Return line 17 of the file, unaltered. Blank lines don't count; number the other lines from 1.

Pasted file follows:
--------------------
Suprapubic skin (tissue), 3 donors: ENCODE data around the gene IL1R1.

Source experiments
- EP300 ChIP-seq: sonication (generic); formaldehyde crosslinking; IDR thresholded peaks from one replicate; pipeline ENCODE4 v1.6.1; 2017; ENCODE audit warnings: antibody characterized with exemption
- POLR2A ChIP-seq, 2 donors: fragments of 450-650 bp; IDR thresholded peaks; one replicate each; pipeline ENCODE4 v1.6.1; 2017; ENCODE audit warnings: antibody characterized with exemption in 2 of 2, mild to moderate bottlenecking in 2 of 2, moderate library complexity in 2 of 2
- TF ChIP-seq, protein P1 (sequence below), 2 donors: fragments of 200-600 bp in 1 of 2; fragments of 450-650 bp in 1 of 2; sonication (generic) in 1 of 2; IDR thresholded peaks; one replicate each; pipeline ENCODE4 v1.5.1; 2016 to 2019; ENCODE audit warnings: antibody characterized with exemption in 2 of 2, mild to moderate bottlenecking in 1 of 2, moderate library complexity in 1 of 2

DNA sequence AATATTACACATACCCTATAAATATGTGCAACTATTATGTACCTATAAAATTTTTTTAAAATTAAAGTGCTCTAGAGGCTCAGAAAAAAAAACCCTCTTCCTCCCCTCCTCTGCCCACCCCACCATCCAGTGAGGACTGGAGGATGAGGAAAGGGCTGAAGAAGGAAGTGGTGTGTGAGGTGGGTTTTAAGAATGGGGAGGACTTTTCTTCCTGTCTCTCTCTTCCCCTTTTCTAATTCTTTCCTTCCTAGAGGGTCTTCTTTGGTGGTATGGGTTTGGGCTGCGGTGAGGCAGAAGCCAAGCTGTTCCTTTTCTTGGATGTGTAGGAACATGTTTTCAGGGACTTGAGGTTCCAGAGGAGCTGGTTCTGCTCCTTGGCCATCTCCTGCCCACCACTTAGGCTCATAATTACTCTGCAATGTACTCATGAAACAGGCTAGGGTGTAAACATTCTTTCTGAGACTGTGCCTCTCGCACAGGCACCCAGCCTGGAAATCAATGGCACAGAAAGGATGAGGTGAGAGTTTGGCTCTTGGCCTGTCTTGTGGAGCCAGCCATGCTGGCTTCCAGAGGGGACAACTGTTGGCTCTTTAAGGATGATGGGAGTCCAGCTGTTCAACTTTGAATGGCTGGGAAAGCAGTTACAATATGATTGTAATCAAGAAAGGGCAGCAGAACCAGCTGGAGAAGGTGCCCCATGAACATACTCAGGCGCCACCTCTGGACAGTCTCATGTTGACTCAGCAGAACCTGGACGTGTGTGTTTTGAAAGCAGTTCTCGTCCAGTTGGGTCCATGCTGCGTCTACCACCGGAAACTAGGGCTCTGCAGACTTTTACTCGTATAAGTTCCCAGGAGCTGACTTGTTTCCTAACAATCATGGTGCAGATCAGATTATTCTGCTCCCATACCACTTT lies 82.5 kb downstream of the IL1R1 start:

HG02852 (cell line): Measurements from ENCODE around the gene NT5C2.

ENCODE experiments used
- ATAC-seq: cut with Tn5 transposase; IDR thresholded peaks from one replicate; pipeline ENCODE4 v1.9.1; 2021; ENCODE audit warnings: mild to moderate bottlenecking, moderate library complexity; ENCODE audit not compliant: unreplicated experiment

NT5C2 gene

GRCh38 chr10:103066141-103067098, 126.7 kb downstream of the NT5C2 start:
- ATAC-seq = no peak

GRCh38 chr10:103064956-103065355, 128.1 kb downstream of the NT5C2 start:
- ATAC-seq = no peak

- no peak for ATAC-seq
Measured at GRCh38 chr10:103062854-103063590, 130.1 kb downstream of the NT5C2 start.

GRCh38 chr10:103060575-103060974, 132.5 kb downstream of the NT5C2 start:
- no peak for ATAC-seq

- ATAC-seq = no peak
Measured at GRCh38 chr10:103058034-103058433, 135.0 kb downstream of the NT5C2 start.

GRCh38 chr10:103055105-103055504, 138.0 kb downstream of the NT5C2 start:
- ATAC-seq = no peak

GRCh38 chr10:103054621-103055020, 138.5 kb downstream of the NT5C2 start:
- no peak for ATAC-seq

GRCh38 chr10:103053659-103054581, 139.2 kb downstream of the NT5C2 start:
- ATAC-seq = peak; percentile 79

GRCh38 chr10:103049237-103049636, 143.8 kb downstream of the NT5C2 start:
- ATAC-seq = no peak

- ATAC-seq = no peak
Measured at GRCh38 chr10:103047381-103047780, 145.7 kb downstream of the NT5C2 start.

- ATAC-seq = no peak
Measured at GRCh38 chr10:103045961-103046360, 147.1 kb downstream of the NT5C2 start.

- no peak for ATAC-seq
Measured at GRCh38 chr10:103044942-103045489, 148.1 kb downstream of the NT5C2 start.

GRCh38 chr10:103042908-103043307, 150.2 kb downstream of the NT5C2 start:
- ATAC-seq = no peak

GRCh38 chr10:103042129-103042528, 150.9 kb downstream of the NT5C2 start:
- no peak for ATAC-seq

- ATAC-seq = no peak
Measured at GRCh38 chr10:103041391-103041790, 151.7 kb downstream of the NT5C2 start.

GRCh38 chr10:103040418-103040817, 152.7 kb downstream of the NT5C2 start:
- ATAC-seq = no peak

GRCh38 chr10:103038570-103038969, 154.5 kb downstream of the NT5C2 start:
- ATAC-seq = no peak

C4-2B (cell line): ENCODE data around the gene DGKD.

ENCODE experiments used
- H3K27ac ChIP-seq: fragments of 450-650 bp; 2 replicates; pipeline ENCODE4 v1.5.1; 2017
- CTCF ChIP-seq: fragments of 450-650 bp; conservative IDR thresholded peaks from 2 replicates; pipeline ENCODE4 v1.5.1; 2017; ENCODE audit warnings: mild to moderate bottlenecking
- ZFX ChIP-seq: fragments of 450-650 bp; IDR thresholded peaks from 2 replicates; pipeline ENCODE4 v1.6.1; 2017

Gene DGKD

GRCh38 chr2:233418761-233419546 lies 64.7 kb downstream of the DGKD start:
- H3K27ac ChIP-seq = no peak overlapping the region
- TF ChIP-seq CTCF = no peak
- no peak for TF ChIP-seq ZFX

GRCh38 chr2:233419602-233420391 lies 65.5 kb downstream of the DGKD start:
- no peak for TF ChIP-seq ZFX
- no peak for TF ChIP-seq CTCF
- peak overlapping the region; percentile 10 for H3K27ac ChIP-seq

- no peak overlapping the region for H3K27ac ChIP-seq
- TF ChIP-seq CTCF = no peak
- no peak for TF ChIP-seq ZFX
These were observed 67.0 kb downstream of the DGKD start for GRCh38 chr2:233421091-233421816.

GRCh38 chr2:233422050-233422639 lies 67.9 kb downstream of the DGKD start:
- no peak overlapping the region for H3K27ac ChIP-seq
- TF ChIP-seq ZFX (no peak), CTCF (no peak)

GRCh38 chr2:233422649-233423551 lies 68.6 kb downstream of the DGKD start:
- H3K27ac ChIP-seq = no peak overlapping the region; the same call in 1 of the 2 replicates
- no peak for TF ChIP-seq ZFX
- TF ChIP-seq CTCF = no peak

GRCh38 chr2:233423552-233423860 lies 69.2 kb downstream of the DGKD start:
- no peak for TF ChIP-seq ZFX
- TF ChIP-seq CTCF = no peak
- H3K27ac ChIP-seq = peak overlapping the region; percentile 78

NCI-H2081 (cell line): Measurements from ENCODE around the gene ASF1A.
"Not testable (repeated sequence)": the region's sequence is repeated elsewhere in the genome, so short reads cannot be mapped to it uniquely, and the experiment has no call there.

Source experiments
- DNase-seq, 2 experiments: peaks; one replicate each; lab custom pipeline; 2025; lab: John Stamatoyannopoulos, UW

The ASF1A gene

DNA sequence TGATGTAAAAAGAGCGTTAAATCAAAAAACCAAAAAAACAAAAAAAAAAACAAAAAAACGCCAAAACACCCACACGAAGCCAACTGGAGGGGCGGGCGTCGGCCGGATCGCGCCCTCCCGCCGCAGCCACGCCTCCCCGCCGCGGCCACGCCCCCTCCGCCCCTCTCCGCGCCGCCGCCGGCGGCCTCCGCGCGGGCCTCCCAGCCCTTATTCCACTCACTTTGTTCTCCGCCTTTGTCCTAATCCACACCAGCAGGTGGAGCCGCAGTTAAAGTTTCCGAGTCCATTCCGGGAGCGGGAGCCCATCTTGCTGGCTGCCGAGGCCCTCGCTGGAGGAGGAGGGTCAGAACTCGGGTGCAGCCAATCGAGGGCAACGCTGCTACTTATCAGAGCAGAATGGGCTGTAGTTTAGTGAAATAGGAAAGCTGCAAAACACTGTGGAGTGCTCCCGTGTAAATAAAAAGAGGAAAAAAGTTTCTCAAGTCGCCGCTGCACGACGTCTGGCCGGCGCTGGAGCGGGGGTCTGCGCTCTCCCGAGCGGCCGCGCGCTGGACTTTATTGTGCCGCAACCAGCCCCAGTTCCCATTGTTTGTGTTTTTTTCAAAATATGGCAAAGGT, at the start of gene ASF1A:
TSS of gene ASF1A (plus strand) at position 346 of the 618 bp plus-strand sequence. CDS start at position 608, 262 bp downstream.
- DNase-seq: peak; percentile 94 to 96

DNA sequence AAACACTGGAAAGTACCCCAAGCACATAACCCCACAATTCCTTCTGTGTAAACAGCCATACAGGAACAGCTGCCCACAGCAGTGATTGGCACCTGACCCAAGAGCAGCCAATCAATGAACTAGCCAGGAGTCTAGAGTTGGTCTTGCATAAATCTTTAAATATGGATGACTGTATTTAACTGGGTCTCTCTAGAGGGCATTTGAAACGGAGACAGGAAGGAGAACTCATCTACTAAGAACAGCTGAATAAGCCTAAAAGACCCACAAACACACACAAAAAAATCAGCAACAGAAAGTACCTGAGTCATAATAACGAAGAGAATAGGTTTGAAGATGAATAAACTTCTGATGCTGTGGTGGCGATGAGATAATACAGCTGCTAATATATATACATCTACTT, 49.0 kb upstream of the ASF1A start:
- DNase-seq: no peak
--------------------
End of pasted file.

GRCh38 chr10:103060575-103060974, 132.5 kb downstream of the NT5C2 start: